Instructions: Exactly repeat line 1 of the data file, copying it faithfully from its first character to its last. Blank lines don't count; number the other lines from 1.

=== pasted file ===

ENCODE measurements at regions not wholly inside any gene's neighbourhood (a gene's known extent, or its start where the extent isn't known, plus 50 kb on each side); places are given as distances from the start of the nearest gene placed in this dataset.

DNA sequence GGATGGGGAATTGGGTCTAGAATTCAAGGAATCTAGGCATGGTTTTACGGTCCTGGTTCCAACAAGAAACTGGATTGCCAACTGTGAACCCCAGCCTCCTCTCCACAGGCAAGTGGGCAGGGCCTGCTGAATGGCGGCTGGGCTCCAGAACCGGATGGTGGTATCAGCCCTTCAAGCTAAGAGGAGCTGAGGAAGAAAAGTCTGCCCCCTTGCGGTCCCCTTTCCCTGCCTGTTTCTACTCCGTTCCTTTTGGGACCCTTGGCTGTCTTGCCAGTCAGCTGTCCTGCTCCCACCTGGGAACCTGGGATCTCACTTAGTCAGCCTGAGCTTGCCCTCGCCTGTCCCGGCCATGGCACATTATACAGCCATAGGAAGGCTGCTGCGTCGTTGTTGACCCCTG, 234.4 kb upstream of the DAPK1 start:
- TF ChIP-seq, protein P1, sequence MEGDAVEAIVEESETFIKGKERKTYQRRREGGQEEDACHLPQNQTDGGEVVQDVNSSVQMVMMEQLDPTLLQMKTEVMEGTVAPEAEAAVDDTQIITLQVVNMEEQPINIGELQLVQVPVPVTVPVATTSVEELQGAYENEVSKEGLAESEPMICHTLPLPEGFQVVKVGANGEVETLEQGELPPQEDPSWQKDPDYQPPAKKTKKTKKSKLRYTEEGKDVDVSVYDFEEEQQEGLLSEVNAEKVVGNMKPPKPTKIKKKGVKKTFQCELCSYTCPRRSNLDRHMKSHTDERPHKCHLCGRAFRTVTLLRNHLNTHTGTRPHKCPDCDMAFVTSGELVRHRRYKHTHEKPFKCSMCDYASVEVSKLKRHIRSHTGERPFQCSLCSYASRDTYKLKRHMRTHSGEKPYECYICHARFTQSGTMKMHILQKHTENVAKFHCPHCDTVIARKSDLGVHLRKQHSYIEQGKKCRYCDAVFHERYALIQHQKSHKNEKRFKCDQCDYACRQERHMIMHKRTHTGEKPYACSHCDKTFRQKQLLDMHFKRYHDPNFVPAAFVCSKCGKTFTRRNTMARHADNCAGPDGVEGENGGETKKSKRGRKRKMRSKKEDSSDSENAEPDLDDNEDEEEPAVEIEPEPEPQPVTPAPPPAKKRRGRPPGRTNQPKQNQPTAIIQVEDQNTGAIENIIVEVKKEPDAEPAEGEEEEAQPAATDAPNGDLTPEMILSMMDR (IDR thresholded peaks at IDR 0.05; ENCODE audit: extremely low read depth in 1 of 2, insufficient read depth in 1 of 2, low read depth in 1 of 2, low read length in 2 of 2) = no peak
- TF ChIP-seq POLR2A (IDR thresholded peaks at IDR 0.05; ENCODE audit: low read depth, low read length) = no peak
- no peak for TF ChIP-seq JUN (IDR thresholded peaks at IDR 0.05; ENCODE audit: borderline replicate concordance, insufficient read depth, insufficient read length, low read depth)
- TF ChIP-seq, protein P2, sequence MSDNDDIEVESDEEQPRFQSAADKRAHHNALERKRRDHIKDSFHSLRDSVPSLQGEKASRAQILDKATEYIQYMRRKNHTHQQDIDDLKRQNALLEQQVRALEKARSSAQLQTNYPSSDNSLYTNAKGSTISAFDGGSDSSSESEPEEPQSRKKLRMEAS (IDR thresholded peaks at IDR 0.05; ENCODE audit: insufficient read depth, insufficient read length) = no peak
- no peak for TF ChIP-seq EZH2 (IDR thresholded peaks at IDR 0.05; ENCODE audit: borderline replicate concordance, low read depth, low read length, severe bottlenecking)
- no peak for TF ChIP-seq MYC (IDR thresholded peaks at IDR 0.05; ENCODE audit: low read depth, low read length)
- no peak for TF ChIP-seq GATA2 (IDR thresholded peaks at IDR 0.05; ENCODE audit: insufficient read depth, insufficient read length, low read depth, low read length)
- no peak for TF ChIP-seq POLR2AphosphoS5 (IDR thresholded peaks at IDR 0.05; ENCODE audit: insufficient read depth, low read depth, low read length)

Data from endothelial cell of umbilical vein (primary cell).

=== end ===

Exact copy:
ENCODE measurements at regions not wholly inside any gene's neighbourhood (a gene's known extent, or its start where the extent isn't known, plus 50 kb on each side); places are given as distances from the start of the nearest gene placed in this dataset.